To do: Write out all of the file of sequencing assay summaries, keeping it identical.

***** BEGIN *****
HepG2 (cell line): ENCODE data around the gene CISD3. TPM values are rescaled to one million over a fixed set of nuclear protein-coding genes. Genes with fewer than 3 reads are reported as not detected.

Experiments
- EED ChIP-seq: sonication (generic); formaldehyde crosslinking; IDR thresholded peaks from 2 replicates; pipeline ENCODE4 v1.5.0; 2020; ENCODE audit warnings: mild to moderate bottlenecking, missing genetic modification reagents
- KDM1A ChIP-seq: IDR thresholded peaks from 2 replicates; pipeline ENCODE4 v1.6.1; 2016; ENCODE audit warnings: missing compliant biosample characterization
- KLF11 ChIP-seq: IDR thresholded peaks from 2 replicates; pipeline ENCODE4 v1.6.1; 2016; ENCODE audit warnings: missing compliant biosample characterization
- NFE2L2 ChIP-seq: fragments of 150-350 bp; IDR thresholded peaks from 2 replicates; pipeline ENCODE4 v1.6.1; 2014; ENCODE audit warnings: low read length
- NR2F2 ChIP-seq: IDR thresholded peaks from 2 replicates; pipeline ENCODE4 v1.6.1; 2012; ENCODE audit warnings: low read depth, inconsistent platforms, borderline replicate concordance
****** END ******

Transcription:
HepG2 (cell line): ENCODE data around the gene CISD3. TPM values are rescaled to one million over a fixed set of nuclear protein-coding genes. Genes with fewer than 3 reads are reported as not detected.

Experiments
- EED ChIP-seq: sonication (generic); formaldehyde crosslinking; IDR thresholded peaks from 2 replicates; pipeline ENCODE4 v1.5.0; 2020; ENCODE audit warnings: mild to moderate bottlenecking, missing genetic modification reagents
- KDM1A ChIP-seq: IDR thresholded peaks from 2 replicates; pipeline ENCODE4 v1.6.1; 2016; ENCODE audit warnings: missing compliant biosample characterization
- KLF11 ChIP-seq: IDR thresholded peaks from 2 replicates; pipeline ENCODE4 v1.6.1; 2016; ENCODE audit warnings: missing compliant biosample characterization
- NFE2L2 ChIP-seq: fragments of 150-350 bp; IDR thresholded peaks from 2 replicates; pipeline ENCODE4 v1.6.1; 2014; ENCODE audit warnings: low read length
- NR2F2 ChIP-seq: IDR thresholded peaks from 2 replicates; pipeline ENCODE4 v1.6.1; 2012; ENCODE audit warnings: low read depth, inconsistent platforms, borderline replicate concordance